A Mountain Dr. resident pulls over to take one last look at the Tea Fire before evacuating his home
Paul Wellman (file)

The news leaked out rather nonchalantly but to much surprise during Monday’s hearing about plans to expand the Santa Barbara Botanic Garden: The Santa Barbara County Fire Department will be changing the way it issues red flag alerts, those warnings that go out to the greater community when the mix of strong winds, low humidity, high temperatures, and other factors collide to result in dangerous wildfire conditions. Once issued, these alerts lead to restrictions on certain activities, help the region’s various firefighting agencies strategize proper staffing levels, and let the community know to be mindful of the dangers.

The announcement on Monday that there would be more red flag influence coming from the National Weather Service was delivered by County Fire’s Glenn Fidler, and was a shock for everyone in attendance, from planning commissioners Michael Cooney (“brand new and surprising,” he said) and Marell Brooks (“disconcerting,” said she) to planning staffer Alex Tuttle (“I guess their methods are more refined?” he said of the NWS) and watchdog attorney Marc Chytilo (“that is just an enormous change”).

According to Chytilo, Fidler said that there would be “substantial changes” in the way red flag alerts are issued for a specific area. For Chytilo, who is fighting against the Botanic Garden’s expansion in large part because he and his Mission Canyon neighbors fear safety will be compromised during construction and because of increases in visitors, this was important because the garden currently must close on red flag days, and Fidler seemed to be suggesting that those closures would now be governed by a new protocol. “He announced that the chief is no longer going to do that,” said Chytilo, “and if anybody wants to know if there’s a red flag, look to the National Weather Service.”

SB County Fire PIO Capt. David Sadecki at a Jesusita Fire press conference.

Paul Wellman (file)

When contacted, Fidler directed the matter to County Fire Public Information Officer David Sadecki. After an unsuccessful round of phone tag, Sadecki suggested looking at the County Fire Web site, sbcfire.com, which lists red flag alert info here. That document, which was last updated in April 2008, did not appear to have undergone any recent tweaks, so Sadecki was asked what changes had recently taken place. “No change,” he replied. “We receive a report each morning from the NWS. We use their report as a tool to decide red flag or not. NWS uses temperature, relative humidity, and wind to decide the red flag. The chief can call a red flag if only one condition exists and feels it’s warranted.”

When informed that Fidler’s comments had caused surprise and confusion earlier in the week, Sadecki explained, “[County Fire] is working with the National Weather Service, local fire chiefs, state officials, and Firescope [a SoCal firefighting partnership] to update the current policy regarding red flag alerts. When the new policy is worked out, it will be released to the public.” So why did Fidler announce it on Monday? “I think Glenn was only giving a heads up that a change is in the works,” emailed Sadecki.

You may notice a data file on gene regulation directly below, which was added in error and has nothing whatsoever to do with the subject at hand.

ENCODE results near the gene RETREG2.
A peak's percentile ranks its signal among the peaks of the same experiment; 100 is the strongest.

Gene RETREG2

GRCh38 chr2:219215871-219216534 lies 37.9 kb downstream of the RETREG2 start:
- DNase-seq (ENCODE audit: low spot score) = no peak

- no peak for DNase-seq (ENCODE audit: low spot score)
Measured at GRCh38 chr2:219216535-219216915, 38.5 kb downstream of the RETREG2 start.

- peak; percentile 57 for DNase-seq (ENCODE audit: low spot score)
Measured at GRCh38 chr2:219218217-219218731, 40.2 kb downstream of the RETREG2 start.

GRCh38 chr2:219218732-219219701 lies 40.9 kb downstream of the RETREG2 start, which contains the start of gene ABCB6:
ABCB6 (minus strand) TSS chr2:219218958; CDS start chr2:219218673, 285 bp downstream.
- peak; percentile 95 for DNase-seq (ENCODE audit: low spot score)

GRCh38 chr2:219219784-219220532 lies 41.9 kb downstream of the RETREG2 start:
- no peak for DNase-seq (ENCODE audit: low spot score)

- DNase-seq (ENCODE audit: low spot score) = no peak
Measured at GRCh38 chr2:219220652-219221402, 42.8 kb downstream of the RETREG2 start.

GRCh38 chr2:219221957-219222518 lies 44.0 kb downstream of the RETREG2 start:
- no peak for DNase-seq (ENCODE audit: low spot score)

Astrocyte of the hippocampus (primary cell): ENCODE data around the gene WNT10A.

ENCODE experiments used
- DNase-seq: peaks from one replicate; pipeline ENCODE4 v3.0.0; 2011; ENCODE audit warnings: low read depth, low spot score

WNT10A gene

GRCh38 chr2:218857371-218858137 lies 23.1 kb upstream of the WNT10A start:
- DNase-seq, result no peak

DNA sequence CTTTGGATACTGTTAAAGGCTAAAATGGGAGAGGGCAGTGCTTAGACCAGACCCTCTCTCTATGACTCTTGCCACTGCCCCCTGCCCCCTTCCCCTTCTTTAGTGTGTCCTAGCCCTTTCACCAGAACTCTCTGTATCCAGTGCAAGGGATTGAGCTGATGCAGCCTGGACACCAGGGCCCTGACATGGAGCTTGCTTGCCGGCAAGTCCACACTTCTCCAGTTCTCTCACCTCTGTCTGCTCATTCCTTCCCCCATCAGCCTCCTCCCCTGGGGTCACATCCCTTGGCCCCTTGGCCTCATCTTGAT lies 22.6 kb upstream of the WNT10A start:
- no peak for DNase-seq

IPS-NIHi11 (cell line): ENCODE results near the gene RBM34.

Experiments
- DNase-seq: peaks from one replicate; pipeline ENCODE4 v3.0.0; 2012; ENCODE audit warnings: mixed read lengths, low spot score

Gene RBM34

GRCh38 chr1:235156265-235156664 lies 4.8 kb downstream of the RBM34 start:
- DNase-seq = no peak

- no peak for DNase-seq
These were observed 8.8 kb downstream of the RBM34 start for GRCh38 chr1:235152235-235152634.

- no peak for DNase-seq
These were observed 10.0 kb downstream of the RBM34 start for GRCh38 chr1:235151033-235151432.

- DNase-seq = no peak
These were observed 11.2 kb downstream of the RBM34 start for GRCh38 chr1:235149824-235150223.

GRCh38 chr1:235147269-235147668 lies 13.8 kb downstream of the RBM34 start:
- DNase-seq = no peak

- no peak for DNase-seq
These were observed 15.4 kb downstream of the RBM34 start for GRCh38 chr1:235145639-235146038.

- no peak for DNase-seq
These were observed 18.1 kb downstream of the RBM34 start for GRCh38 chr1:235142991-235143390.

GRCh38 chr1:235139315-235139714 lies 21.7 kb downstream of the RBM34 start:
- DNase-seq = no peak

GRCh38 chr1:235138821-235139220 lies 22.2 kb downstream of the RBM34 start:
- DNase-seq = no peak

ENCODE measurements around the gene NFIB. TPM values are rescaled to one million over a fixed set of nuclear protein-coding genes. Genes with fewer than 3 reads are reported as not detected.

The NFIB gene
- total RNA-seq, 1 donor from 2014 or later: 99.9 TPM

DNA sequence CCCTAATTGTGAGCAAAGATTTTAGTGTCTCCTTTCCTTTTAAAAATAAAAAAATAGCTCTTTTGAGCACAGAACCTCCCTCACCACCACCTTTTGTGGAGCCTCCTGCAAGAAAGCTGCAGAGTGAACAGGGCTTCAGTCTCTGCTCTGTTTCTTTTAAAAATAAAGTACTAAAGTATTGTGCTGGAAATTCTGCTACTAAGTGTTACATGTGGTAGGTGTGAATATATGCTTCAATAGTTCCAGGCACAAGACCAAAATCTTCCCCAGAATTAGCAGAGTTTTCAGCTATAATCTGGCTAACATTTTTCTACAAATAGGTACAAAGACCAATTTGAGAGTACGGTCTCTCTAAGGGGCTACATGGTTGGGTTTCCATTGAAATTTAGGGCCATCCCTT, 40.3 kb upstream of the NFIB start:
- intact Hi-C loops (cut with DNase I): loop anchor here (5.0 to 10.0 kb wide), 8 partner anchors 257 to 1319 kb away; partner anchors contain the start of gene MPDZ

As to what that change will be, no one seems to know, and Sadecki was not more descriptive. Although the City of Santa Barbara’s red flag point-person Ann Marx was on vacation, the numerous city people spoken to on the way to Marx’s voicemail were also wondering what the status was. Down in Oxnard at the National Weather Service, a similar doubt prevailed. “That’s a good question,” said NWS fire weather programmer Dave Gomberg. “I’ve heard the same thing, that they are considering a switch to make it a more consistent message. But I don’t know what the official word is from Santa Barbara.”

According to Gomberg, different agencies use different standards to call red flag alerts, and many tie it directly to the National Weather Service’s opinion, which is pretty much set at sustained winds of 25 mph and relative humidity of 15 percent for six hours for Sundowner conditions or, for non-Sundowners, relative humidity at 20 percent or less for 10 hours or more. Others use temperature and various localized conditions and some, such as Ventura and Los Angeles counties, “rely heavily on trend forecasting” and essentially have their own systems, said Gomberg.

Though he can’t forecast what Santa Barbara County plans to do – and no one else seems to be talking either – Gomberg was able to share his news about this weekend’s weather: warm and dry, with a slight offshore influence. “It’s actually going to be a really nice weekend,” said Gomberg.


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